The Russian/Chinese mindset is to legally and illicitly harvest the efforts of others which they do well, thinking fcuk me we can clean up here! In regard to the recipe, sure they could get lucky and do it alone, but I suspect whatever end products these two come up with will be based on the secret recipes of others.

  15. #7415
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    Not big news in the scheme of things, but this was the school I went to.

    It was called Churchill Comprehensive back in the day.


    Coronavirus: Churchill Academy pupils sent home after Covid-19 case


    Coronavirus: Churchill Academy pupils sent home after Covid-19 case - BBC News






  16. #7416
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    ^^ So knights in shining armour vs slant eyed cheats, eh?

    Yeah, that's not simplistic at all.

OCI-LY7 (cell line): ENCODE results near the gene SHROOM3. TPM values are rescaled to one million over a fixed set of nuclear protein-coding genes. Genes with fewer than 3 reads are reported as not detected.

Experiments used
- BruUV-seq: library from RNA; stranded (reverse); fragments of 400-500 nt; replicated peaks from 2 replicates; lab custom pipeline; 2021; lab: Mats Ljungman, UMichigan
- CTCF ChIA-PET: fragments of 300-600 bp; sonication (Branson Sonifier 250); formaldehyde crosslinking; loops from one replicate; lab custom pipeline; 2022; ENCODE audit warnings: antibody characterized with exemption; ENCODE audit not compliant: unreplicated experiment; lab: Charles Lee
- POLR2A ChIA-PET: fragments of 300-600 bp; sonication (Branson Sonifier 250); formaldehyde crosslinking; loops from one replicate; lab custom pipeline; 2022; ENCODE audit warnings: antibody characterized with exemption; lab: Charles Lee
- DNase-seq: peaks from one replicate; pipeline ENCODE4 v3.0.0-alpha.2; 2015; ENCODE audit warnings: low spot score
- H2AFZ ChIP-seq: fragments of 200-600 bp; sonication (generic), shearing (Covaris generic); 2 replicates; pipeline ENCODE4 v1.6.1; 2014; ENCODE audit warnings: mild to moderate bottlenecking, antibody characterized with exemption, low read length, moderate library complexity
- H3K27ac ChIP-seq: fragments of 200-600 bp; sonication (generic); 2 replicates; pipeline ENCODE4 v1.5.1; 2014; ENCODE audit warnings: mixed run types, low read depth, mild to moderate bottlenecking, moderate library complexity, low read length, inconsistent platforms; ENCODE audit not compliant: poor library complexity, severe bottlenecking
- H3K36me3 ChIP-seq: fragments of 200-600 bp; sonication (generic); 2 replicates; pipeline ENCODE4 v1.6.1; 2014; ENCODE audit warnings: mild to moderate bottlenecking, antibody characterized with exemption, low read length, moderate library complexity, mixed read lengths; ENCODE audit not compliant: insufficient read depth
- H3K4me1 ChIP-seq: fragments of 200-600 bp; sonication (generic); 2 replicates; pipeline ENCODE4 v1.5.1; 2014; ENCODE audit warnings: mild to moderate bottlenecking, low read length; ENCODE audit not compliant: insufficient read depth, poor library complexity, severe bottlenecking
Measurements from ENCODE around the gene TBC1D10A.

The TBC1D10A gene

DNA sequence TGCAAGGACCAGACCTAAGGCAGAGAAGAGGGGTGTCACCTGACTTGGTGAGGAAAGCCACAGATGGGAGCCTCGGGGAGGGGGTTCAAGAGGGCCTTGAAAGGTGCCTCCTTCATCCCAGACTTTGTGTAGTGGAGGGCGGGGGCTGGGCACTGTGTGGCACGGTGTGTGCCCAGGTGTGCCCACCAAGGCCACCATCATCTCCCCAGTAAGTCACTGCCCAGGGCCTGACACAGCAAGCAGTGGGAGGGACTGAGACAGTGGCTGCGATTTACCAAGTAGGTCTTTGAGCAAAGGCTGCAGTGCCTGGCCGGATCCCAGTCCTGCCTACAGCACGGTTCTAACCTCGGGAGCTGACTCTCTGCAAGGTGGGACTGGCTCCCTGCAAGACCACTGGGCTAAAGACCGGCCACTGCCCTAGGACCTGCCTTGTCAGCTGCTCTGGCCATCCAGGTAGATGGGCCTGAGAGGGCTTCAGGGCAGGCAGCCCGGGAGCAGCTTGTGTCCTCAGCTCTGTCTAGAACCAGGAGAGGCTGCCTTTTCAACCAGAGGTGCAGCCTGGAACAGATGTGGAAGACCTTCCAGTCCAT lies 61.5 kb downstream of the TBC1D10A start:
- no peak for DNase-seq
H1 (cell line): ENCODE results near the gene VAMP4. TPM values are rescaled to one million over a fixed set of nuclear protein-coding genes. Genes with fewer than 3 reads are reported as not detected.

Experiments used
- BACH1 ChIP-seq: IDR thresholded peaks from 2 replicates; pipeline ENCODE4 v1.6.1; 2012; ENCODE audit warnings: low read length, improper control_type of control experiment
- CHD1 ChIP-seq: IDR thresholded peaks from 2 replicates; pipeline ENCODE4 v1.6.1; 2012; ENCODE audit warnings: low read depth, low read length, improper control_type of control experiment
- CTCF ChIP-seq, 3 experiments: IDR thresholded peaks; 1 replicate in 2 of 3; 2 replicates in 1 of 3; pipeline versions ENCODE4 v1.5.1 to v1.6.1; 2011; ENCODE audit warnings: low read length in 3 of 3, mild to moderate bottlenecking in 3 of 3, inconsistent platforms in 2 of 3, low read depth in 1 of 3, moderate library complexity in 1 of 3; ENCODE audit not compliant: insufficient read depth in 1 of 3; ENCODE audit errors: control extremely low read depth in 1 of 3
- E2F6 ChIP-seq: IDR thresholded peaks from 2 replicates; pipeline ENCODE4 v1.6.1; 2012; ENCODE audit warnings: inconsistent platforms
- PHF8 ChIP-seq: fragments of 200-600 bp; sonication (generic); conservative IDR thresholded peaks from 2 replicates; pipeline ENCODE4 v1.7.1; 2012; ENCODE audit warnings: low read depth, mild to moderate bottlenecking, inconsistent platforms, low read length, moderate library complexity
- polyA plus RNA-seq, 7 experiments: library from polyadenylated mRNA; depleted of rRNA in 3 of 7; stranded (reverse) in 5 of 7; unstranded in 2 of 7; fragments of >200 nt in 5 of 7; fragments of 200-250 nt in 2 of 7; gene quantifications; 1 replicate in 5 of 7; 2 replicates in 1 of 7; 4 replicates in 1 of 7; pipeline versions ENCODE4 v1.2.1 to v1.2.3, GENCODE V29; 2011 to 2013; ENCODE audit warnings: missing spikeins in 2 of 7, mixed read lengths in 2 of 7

17. #7417
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    The UK government's guidelines are achieving the almost impressive feat of making even less sense now than they did five months ago. There's next to no trust left in these idiots.

    Pregnant women are still not allowed to take a partner with them for scans and appointments, or even have someone with them for early labour, so you can go for a pint with your beloved, but you will be on your own when you first hear your baby’s heartbeat.
    Booze battles: how the pub became the focus for pandemic Britain’s culture wars | Coronavirus outbreak | The Guardian

  18. #7418
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    Letting you all know that I've volunteered for the Russian vaccine trials.
    I received my first shot at 14:30. It’s completely safe with иo side effects whatsoeveя, and that I feelshκι χoρoshό я чувствую себя немного странно и я думаю, что вытащил ослиные уши.